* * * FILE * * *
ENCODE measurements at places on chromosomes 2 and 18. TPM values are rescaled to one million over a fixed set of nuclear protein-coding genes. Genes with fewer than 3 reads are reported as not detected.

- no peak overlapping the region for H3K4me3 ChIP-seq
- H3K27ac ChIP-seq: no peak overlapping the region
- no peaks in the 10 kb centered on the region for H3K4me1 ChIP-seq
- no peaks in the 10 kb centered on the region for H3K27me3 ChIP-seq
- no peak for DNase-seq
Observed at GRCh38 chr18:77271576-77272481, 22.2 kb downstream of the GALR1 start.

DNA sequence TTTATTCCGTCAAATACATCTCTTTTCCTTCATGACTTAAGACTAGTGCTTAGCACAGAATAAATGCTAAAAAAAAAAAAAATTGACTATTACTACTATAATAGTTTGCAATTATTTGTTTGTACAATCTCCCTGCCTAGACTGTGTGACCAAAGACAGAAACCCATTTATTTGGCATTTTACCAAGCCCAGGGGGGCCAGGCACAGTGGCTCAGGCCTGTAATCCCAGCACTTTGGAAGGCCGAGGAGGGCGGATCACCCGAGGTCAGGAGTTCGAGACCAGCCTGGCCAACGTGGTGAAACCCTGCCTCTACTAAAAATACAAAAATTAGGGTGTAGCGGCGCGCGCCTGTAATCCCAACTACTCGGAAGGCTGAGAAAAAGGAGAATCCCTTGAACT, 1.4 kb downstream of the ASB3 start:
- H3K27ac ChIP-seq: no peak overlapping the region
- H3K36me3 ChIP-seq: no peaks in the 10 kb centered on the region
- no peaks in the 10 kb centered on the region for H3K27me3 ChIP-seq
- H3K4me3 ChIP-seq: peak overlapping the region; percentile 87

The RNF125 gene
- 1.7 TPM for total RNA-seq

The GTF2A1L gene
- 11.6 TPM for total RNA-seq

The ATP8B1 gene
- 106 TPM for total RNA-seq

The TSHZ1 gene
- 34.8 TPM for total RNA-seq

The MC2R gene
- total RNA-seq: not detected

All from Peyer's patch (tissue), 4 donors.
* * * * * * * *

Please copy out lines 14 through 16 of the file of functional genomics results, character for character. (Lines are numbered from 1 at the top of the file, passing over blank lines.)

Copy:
- 1.7 TPM for total RNA-seq

The GTF2A1L gene
- 11.6 TPM for total RNA-seq